When Your Rape Costs More Than Your Rape


One of the most common crimes in American society is sexual assault. A new case of sexual assault occurs in America every 68 seconds, according to the Rape, Abuse & Incest National Network (RAINN). This translates to an average of 237,868 victims of sexual assault each year. This alarming rate demonstrates that there is a sexual assault problem in the US that must be resolved. But despite the fact that this is a widespread issue, researchers have discovered that many patients who seek medical care after a sexual attack face significant financial costs.

What is sexual assault?

According to the Women’s Legal Service, sexual assault is “a legal term used to describe a range of sexual offences, from showing indecent images to another person, to kissing or touching them, as well as penetration of the person’s body with a body part or object”. In other words, the term applies to any sexual action or contact that occurs without the victim’s explicit consent. Some examples of the many shapes that sexual assault can take is:   

  • Attempted rape
  • Unwanted sexual touching 
  • Forcing a victim to perform sexual acts (oral sex or penetrating the perpetrator’s body)
  • Penetration of the victim’s body 

Although rape comes to mind when some hear the word “sexual assault,” not all sexual assaults involve rape. The legal term “rape” is frequently used to refer exclusively to unwanted sexual penetration. 

Sexual assault often involves force. It’s not necessary to think about force as physical pressure. A victim may be coerced into having non-consensual sex by the attackers using emotional coercion, psychological pressure, or manipulation. Some offenders will use threats to coerce a victim into compliance, including making threats to harm the victim or their family or using other forms of intimidation.

The crime scene is one place where DNA evidence from a crime like sexual assault can be found, but it can also be found on your body, in your clothes, and in other personal items. A sexual assault forensic examination, also referred to as a “rape kit,” can be chosen if you want to preserve potential DNA evidence and receive critical medical attention. An examination is optional, but it does provide you the opportunity to securely keep any evidence in case you decide to report the crime later.

What is a Rape Kit?

The term “rape kit” refers to the actual kit, which is a container including a checklist, supplies, and instructions in addition to envelopes and containers to store any specimens gathered during the examination. A victim of a sexual assault may decide to have a forensic medical examination performed as soon as possible to gather whatever evidence the assault may have left behind. The four to six hours of examination will be conducted by a doctor or nurse, who will then preserve the evidence in a sexual assault evidence rape kit . The evidence in the rape kit can be a very effective weapon in prosecuting a perpetrator if the victim decides to report the rape to the authorities.

Are rape kits free?

The Violence Against Women Act, a federal legislation implemented in 1994, prohibits charging for a forensic investigation after a sexual assault. A forensic examination, which includes treating patients for acute wounds and gathering evidence for an inquiry like samples of blood, urine, skin, or hair, is not subject to charges against sexual assault victims.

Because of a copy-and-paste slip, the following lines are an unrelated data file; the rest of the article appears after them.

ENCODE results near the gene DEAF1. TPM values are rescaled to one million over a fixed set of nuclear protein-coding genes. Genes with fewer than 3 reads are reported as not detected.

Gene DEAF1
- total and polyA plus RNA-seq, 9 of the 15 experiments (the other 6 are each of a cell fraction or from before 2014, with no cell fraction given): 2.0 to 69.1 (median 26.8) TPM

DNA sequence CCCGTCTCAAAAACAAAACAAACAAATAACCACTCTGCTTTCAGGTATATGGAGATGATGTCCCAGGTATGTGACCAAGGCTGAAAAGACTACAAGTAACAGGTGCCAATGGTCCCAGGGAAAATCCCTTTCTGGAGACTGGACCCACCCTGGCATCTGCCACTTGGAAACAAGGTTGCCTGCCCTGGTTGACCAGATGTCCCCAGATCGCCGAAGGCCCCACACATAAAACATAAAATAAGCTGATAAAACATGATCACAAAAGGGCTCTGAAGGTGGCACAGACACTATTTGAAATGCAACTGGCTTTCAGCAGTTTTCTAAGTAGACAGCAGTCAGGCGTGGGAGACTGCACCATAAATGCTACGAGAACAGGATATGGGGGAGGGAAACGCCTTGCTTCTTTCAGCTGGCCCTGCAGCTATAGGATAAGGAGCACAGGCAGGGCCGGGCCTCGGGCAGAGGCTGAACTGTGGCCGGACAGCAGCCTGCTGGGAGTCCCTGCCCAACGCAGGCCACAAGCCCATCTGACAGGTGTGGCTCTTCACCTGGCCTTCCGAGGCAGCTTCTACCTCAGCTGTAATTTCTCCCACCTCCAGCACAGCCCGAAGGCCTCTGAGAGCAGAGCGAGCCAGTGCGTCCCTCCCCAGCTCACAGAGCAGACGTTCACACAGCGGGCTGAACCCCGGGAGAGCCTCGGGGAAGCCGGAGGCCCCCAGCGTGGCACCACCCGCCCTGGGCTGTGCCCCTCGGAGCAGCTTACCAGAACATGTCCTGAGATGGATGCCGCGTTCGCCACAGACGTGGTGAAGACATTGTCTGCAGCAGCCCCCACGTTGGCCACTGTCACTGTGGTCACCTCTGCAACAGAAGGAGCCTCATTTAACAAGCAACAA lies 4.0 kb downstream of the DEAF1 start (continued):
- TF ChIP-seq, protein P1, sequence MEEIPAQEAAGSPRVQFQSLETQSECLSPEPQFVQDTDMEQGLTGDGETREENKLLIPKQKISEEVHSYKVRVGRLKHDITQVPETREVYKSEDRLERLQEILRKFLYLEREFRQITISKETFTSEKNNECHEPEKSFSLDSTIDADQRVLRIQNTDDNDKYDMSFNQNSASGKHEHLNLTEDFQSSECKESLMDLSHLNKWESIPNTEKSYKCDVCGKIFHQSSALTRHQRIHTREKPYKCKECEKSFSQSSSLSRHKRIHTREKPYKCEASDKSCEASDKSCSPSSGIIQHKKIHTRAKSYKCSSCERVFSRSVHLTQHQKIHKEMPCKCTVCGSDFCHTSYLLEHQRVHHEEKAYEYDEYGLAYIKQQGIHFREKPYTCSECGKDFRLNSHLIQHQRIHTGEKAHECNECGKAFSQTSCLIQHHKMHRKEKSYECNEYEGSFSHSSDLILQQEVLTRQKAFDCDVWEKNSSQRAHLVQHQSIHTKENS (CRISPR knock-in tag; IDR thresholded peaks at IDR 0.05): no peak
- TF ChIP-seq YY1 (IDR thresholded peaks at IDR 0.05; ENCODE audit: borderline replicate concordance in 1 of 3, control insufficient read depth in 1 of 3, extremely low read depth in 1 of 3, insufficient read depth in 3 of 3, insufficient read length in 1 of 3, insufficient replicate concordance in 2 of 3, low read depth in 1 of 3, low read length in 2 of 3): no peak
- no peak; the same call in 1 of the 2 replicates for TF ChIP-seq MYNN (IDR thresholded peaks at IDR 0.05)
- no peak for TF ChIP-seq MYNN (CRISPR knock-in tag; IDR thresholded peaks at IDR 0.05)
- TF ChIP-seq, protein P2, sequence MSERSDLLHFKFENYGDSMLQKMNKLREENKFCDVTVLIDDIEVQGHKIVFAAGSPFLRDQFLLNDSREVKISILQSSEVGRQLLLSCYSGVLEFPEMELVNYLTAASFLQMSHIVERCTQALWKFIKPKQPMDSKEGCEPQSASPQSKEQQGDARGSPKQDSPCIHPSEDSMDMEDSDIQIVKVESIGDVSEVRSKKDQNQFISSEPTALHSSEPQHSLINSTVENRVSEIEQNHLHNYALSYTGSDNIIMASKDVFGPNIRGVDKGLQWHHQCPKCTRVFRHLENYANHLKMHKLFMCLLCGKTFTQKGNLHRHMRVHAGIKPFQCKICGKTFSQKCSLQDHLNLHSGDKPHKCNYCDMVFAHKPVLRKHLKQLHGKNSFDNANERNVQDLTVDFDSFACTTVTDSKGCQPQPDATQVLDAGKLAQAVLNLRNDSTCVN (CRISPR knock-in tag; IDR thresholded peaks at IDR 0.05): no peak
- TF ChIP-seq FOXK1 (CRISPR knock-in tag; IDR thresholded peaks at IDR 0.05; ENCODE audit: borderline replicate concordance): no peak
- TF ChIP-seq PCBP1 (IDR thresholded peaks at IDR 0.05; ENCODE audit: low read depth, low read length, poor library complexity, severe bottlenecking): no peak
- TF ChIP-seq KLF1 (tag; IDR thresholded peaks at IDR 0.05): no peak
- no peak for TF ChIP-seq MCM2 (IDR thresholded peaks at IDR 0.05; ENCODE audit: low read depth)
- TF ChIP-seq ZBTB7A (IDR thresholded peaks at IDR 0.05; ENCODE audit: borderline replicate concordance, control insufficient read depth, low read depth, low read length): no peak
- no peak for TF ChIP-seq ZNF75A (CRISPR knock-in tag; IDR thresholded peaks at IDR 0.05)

Unfortunately, studies have revealed that the cost of the emergency department care is paid by sexual assault victims. Using 2019 data from the Department of Health and Human Services, a team of doctors and researchers evaluated the cost of emergency department visits for victims of sexual assault in the New England Journal of Medicine on September 22. According to the study, out-of-pocket expenses for survivors were incurred by over 18,000 of the 113,000 emergency visits linked to sexual violence in 2019. The average price per person was $3,551.

After being sexually assaulted, a victim has the choice to visit a hospital and request a rape kit, where they can undergo an examination and provide information about their personal and medical histories. Diagnostic testing, counseling, pregnancy tests, and the repair of cuts or tears in the skin are all among the treatments that are not considered part of that exam, even though the rape kit involves a different set of exams required to collect evidence, such as swabs and samples  which means that the victims are responsible for paying for those other services.

In a March study, the Kaiser Family Foundation (KFF), a nonprofit think tank with a health focus, found that two-thirds of privately insured women that underwent a forensic examination following a sexual assault between 2016 and 2018 were charged out-of-pocket for at least one standard service included in that examination. On average, the victims spent $347.  

Unfortunately, healthcare mistakes are the main reason why victims continue to be charged. Therefore, it is crucial for the healthcare sector to inform its staff about the laws that safeguard rape and sexual assault victims. The last thing these people need after a terrible experience is to be charged for seeking justice.

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